After spending her life savings launching the Green & Black’s chocolate brand, Jo Fairley’s message to people thinking of starting a business is clear – give it a go.
Ms Fairley will share her story of building the global chocolate brand and eventually selling the company to Cadbury when she speaks at the Entrepreneurial Scotland annual summit at Gleneagles on April 25.
Green & Black’s started when she “intercepted” the last two squares of a chocolate sample on her husband Craig Sams’ desk.
“He was in the natural food business with a company called Whole Earth and had been sent a chocolate sample by a supplier in Togo,” she recalled.
“I spotted the chocolate on his desk and thought it was the best I’d eaten.
“To cut a long story short, he said if you’re so interested, why don’t you do it.
“I had just sold a flat which had £20,034 in equity. The first batch of chocolate was going to cost £20,000 so I went for it.”
While still working as a journalist, Ms Fairley took on the roles of marketing, product development and customer service for the fledgling firm. She was able to utilise Mr Sams’ logistics and distribution network.
Success followed almost immediately. Within three weeks Green & Black’s had been featured in a national newspaper and a couple of months after launch Sainsbury’s asked the firm to submit the chocolate for its next range review.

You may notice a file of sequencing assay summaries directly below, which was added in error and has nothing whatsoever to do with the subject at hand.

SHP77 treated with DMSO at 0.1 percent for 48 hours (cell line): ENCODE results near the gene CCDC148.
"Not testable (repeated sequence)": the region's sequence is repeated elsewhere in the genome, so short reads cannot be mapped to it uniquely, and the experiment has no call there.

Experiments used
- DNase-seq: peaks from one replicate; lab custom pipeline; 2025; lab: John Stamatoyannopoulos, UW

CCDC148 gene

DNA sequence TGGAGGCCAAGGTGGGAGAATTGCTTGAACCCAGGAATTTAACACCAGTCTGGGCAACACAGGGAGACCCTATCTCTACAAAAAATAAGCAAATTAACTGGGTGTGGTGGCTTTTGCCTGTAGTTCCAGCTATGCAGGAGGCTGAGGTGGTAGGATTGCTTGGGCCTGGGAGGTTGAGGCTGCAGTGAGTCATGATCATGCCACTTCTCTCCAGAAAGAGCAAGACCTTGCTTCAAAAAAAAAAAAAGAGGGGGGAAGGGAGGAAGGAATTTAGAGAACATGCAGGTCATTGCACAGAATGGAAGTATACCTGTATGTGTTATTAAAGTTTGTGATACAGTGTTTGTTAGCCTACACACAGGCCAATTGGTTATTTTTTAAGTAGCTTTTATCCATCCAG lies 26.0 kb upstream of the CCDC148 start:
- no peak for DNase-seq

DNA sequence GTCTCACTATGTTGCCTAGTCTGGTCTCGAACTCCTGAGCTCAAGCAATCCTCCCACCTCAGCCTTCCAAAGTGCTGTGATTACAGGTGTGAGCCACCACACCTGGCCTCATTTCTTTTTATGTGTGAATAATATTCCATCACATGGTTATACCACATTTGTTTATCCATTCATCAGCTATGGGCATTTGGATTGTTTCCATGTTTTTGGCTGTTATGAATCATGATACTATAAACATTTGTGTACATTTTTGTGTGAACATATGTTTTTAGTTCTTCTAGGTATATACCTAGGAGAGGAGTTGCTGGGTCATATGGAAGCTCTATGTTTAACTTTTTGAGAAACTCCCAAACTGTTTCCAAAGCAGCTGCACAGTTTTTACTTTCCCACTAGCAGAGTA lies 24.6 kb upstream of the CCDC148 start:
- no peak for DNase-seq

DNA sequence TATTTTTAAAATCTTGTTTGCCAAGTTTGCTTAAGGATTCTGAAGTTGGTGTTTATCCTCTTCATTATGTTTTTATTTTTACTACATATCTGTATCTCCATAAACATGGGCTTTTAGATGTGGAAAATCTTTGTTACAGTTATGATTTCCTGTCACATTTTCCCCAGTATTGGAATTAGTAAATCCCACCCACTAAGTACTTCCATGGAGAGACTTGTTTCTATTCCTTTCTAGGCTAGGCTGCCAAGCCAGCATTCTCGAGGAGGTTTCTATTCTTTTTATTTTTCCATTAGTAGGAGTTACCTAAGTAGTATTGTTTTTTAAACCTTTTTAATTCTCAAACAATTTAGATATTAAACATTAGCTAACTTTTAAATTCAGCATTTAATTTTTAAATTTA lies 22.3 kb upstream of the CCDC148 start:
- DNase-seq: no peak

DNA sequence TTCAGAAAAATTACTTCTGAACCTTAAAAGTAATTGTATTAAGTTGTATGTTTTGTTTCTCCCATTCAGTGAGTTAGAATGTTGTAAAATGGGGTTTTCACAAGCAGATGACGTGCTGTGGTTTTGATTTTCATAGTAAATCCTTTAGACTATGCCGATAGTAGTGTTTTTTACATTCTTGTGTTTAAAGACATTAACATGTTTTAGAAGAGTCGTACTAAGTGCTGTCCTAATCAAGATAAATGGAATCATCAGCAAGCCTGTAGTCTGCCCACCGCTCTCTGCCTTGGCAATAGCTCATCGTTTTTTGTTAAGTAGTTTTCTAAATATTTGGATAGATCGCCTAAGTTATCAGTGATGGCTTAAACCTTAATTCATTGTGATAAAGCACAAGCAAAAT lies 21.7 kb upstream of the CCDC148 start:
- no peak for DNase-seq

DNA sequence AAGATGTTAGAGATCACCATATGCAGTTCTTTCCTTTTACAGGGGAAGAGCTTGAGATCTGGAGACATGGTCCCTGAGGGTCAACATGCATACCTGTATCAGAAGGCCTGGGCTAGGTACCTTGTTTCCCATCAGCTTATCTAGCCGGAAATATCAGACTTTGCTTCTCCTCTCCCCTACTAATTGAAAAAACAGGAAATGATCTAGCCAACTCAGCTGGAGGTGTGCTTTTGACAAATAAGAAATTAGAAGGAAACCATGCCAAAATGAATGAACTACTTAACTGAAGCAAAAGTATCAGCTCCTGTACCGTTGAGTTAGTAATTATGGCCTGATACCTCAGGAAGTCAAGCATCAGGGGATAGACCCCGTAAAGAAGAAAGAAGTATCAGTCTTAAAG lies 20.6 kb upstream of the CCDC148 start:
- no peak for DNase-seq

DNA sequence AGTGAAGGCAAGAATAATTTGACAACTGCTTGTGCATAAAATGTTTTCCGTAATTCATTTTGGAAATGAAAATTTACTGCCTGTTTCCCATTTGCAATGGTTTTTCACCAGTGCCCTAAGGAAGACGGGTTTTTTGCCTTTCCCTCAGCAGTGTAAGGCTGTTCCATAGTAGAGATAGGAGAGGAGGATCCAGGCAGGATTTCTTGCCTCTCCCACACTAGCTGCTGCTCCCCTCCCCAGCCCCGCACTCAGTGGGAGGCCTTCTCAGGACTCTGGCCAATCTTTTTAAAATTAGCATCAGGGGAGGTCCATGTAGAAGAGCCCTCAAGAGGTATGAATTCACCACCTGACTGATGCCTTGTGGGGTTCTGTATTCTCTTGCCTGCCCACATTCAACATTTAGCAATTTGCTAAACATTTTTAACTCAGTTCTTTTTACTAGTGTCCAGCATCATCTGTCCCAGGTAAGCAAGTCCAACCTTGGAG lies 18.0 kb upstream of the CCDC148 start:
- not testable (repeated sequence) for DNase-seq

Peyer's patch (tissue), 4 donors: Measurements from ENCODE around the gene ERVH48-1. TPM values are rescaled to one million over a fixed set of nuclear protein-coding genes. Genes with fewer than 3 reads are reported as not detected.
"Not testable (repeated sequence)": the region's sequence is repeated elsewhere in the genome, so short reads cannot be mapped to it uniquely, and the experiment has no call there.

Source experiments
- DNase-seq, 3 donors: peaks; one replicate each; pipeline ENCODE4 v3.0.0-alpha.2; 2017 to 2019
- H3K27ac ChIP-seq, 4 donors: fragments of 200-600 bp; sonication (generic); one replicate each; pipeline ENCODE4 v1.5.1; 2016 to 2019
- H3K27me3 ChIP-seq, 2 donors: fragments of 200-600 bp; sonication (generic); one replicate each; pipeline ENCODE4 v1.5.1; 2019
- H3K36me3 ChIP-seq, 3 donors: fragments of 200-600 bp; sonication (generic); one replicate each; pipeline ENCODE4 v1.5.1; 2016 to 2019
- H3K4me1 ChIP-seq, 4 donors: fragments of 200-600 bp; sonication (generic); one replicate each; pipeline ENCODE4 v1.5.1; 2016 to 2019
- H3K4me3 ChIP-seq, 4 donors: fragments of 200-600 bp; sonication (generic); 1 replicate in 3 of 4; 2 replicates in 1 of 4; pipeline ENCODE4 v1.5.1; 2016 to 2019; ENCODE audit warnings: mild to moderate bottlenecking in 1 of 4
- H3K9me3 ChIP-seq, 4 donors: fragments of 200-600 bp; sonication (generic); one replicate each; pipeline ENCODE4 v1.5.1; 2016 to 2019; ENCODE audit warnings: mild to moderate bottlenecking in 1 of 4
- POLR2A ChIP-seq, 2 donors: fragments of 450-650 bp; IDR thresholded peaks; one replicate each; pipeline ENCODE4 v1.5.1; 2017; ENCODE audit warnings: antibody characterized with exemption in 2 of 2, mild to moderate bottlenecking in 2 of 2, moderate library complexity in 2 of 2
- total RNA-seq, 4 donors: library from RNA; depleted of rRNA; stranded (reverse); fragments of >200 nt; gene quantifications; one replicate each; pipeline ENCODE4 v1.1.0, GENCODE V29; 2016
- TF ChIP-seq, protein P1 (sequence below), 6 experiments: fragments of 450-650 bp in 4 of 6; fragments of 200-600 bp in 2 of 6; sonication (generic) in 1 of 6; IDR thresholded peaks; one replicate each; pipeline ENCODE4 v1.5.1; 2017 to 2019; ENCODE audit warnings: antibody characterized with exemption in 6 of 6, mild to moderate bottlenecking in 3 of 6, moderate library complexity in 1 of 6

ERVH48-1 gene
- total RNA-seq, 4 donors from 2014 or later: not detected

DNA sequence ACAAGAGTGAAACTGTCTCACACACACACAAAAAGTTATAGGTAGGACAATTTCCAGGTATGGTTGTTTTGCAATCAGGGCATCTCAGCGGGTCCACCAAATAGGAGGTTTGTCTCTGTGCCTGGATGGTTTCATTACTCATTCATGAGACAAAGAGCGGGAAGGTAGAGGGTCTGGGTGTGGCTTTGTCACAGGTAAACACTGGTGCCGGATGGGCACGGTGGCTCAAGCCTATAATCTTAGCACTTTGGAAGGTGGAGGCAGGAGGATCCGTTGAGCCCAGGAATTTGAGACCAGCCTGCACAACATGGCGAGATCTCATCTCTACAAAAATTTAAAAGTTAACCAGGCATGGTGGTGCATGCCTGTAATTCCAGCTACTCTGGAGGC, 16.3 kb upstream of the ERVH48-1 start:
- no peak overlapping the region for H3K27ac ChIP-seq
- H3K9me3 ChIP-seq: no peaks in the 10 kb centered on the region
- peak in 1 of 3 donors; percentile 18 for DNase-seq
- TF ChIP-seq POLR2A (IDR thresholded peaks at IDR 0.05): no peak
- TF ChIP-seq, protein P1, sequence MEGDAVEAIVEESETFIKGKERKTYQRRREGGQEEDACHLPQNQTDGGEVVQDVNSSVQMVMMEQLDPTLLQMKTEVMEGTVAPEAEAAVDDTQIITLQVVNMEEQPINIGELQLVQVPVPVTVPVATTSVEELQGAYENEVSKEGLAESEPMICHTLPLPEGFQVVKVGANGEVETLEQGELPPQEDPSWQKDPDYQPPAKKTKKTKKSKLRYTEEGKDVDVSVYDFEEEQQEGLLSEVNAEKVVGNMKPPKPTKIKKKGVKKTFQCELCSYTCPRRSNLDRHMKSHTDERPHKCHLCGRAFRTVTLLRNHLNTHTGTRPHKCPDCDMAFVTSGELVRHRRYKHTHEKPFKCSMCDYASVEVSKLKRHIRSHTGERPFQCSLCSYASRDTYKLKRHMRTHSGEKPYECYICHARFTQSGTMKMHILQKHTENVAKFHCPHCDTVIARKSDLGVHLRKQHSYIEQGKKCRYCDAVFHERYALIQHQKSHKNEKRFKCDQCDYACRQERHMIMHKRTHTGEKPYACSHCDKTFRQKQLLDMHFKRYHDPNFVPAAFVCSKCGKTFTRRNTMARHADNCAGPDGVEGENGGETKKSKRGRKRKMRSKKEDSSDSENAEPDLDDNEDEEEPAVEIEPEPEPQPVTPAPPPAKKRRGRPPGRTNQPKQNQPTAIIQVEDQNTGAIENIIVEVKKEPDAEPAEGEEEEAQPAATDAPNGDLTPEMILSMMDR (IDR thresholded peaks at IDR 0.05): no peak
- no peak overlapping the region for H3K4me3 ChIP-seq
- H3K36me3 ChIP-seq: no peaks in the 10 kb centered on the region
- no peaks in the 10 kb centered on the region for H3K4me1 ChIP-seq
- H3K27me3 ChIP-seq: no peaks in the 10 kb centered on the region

“With my journalistic background, I knew how to get it noticed – there was a lot of free samples given out,” she said.
“A Sainsbury’s buyer said that a director had eaten the chocolate at a dinner party. We understand that it was Lady Sainsbury herself who had tasted it and the instruction to get it into the supermarkets started from her.”
Looking back, she said growing so rapidly had its challenges.
The firm used invoice discounting to finance its growth and despite soaring sales they constantly had cash flow challenges.
Ms Fairley said: “All our money was tied up in stock – we couldn’t advertise or promote, we couldn’t afford the talent we knew we deserved to get to the next level. It was clear to us that we needed investment.
“We were courted by a few people. Cadbury weren’t just bringing money, they were bringing real talent and by that stage we really needed it.”
Green & Black’s sold a majority shareholding to Cadbury in 2000 and the remainder of shares in 2005. The total deal was for a reported £20 million.
Ms Fairley remains a “chocolate ambassador” for Green & Black’s and has since set up a number of businesses including a 11-room wellbeing centre in her home town of Hastings, perfume website The Perfume Society and a product testing firm called Beauty Bible.
At Gleneagles in April she will stress the importance of getting the basics right.
She said: “We started with a great product. If your product is the best it possibly can be, then everything flows from there. It makes it easier to sell to customers, buyers and attract people you want to join your team.
“Branding and design are crucial because we live in an ever more image conscious world and design was what propelled Green & Black’s to the mainstream. You’ve got to get these basics right.”